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Short biography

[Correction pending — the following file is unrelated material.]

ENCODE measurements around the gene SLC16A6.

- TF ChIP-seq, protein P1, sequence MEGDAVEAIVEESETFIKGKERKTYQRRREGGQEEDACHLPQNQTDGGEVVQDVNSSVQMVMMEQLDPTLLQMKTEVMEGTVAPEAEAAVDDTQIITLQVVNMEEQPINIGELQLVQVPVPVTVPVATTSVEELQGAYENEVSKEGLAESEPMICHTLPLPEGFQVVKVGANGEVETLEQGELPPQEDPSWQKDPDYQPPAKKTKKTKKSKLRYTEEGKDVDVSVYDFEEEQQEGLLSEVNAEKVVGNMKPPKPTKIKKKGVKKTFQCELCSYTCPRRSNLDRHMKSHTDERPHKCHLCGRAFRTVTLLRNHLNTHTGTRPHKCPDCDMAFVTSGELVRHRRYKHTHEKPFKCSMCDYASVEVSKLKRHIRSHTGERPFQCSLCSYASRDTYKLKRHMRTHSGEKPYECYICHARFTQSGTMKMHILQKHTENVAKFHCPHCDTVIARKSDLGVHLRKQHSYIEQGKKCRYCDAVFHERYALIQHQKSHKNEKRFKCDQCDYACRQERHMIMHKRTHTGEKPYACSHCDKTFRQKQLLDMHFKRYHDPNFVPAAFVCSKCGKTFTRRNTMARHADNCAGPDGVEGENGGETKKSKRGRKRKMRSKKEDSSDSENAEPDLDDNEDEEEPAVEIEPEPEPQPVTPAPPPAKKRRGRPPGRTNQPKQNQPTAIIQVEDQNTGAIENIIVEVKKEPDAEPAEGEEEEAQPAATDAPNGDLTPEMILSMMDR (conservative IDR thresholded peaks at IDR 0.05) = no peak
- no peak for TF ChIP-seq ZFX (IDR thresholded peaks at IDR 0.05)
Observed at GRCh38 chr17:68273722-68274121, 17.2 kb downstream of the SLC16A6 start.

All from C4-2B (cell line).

Mamie Goldsmith was born to a nonobservant Jewish-American family and named for her mother, who died a week after her birth. She was educated in the New York City public schools and later attended classes at Columbia University and the University of Cincinnati, though she never matriculated at these universities. She received a degree as one of the first female students to graduate from the Teachers Institute Extension Course at the Jewish Theological Seminary of America. In 1922, she married Emanuel Gamoran, a Russian emigrant and a member of the faculty at JTS, with whom she had three children. The couple shared a commitment to Jewish education and both were members of the Bureau of Jewish Education. In 1923, when Emanuel Gamoran was appointed educational director of the Commission on Jewish Education of the Union of American Hebrew Congregations, the family moved to Cincinnati, Ohio. Although her husband was credited with having revolutionized the curricula and techniques of Jewish religious education, Mamie Goldsmith Gamoran also made major contributions in this field. She served for two years as principal of the Conservative synagogue Adath Israel religious school. She became a prolific writer of Jewish children's textbooks and fiction, and wrote a confirmation service for girls. She was the author of the three-volume textbook for junior high school students, The New Jewish History (1953, 1956, 1957). Her most popular books were Hillel's Happy Holidays (1939) and Fun Ways to Holidays: A Book of Puzzles Based on American and Jewish Holidays (1951). After her husband's death, she co-edited his biography, Emanuel Gamoran: His Life and His Work (1979). Mamie Goldsmith Gamoran traveled widely to carry Jewish education to liberal congregations in England, Ireland, Holland, Rhodesia, and South Africa. She was a volunteer national board member of Hadassah and vice president of Histadruth Ivrith of America. She wrote a memoir for her children, A Family History (1985), which was published by her son after her death.
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